One of Brazil's most popular pop singers, Father Marcelo Rossi of Mother of God church, has opened a massive new Roman Catholic sanctuary that can hold up to 80,000 people for Mass, hoping that he will continue the growth of the religion in the Latin America country.
"They couldn't all fit in. There was a crowd that had to stand outside! That's a sign we're on the right path, and it's this sanctuary," 45-year old Rossi said at the event in Sao Paulo, one of Brazil's biggest cities.
Although the sanctuary is not yet completed and might be several years away from being finished, Friday's event attracted up to 50,000 people. The Roman Catholic Church has been trying hard in recent times to reverse a national trend of declining membership – in a 2010 poll, 65 per cent of the 192 million population identified as Catholic, almost a 10 per cent drop from the 2000 census where 74 per cent said that they belong to the faith.
While Mother of God is projected to only have room for 6,000 seats and a standing room area for another 14,000 people, the grounds outside have space for 80,000, although those people will have to watch Mass through outdoor video screens. Rossi, who is a Latin Grammy-nominated singer, has said that he hopes the new church will show people that the Catholic faith can start growing again in Brazil, and reach many people in search of answers in life.
"People want big spaces. They want grand places for prayer," Rossi told the Globo TV network. "One candle illuminates, 10 candles illuminate – and 100,000 candles light up so much more."
The Associates Press shared that the church occupies 323,000 square feet of land, although the parameters of the entire building have not been officially measured yet. Reports already place it among the top 10 biggest churches in the world. Designed by famous Brazilian architect Ruy Ohtake, AP describes that "concrete walls hold up a sloping blue roof that from the outside looks more like a basketball arena than a house of worship".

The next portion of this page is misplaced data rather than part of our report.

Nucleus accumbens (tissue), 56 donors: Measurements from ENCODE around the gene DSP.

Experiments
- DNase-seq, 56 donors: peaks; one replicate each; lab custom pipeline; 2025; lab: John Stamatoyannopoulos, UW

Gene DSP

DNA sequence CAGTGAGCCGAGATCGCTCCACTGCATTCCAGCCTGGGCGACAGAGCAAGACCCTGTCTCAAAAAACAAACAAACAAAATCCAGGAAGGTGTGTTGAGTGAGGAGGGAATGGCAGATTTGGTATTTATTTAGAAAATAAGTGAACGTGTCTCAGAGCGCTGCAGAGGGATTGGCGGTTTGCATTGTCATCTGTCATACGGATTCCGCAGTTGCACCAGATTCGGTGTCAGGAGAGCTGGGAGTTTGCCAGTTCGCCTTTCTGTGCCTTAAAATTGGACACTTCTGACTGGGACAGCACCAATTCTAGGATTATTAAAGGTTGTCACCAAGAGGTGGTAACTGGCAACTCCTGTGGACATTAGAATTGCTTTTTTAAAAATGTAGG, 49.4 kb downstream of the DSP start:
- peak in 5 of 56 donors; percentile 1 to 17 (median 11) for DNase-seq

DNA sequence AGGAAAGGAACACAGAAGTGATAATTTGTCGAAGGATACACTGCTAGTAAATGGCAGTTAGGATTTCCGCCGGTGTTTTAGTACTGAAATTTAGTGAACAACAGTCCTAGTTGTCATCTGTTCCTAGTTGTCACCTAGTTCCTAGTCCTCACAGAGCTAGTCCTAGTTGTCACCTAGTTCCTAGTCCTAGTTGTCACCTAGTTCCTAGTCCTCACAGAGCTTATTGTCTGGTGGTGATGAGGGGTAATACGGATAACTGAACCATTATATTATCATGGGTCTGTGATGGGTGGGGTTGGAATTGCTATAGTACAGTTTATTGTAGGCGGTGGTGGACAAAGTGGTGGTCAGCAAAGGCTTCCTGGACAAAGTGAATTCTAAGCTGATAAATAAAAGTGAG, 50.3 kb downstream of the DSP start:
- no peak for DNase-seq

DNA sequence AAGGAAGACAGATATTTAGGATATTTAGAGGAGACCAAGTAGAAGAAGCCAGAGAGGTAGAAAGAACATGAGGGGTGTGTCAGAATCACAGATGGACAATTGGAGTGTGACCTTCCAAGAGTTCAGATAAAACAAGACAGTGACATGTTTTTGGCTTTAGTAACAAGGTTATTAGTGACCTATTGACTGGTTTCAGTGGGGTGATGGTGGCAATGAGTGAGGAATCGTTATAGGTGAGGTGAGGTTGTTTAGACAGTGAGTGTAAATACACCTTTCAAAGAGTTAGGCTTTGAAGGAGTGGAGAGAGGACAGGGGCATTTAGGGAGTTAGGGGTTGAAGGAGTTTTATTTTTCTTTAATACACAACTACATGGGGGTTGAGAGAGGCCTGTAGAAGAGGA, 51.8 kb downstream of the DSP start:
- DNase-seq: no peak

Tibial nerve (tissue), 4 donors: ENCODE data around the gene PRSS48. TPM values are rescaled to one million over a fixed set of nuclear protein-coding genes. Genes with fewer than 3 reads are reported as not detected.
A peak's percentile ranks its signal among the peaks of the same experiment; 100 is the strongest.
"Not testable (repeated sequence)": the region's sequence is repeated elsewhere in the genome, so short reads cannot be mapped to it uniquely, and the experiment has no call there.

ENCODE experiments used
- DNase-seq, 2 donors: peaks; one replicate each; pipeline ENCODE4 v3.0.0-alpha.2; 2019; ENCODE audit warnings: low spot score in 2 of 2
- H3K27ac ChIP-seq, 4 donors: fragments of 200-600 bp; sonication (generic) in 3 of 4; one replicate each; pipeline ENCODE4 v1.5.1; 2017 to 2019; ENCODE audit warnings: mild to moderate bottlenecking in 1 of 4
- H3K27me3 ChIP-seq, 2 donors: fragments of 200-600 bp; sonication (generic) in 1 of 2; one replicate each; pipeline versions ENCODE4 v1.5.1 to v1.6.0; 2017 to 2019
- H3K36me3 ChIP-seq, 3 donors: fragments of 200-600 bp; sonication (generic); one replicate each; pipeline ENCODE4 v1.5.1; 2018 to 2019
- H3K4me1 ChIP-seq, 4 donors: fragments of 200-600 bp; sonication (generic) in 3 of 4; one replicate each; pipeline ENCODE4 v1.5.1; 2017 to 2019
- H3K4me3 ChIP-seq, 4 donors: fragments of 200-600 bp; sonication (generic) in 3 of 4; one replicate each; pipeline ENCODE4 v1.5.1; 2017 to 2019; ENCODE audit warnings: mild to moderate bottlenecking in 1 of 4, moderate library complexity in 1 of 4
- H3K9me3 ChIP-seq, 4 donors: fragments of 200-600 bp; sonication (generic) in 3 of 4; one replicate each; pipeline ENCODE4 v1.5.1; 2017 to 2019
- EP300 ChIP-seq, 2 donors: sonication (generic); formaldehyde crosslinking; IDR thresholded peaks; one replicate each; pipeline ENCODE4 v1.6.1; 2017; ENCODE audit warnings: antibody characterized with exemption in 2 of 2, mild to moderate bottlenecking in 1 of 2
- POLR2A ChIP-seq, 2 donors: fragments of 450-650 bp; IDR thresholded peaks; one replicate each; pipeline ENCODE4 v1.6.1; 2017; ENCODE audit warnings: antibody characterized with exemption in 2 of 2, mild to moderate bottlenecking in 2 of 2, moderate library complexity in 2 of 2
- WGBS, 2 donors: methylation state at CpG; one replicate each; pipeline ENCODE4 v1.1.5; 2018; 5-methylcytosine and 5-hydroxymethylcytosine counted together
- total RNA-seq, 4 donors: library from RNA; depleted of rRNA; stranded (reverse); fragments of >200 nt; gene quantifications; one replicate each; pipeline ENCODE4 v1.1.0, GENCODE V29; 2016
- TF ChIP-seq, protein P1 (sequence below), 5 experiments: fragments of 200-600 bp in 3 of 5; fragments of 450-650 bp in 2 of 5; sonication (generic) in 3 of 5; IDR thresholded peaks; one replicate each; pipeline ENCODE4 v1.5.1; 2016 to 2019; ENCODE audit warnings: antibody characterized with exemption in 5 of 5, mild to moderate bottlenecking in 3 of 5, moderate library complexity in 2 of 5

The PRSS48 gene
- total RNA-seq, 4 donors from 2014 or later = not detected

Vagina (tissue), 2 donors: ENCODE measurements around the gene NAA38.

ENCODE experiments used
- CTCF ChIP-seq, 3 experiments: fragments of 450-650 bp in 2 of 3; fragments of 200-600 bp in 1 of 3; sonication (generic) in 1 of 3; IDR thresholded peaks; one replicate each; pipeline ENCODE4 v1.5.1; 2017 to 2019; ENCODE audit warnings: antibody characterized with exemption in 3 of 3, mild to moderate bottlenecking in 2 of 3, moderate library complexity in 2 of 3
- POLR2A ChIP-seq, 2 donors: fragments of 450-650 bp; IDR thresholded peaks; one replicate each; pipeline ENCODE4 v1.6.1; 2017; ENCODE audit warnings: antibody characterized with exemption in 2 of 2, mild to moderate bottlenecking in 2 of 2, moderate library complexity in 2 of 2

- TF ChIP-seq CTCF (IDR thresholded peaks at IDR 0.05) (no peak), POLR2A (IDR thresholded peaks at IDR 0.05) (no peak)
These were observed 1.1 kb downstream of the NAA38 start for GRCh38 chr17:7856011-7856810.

Rossi said the idea behind the massive church is to tackle growing indifference toward moral and religious issues, which he says are the biggest problems facing Brazil. Analysts have identified that Protestant Pentecostal congregations in the Latin American country are growing and attracting some Catholics to join their ranks, but the pop star priest insisted that the larger issues at hand is Brazilians turning away from organised religion, rather than a shift toward other churches.
Some traditional Catholics have been more reserved when it comes to Rossi's preaching style, as the priest speaks to the people not only through his sermons, but also through his many TV appearances and music albums.
"Priests aren't showmen," Archbishop Odilo Scherer of Sao Paulo has said. "The Mass is not to be transformed into a show."
Friday's event was filled with live music, singing and joining together for worship, which attendees hope is a sign for better times to come.
"We have problems, everyone has problems," said a worshipper identified as Zuleima de Oliveira. "They don't come to an end, but I have faith, I have faith in Our Lady."
New megachurch draws tens of thousands in Brazil
Published 06 November 2012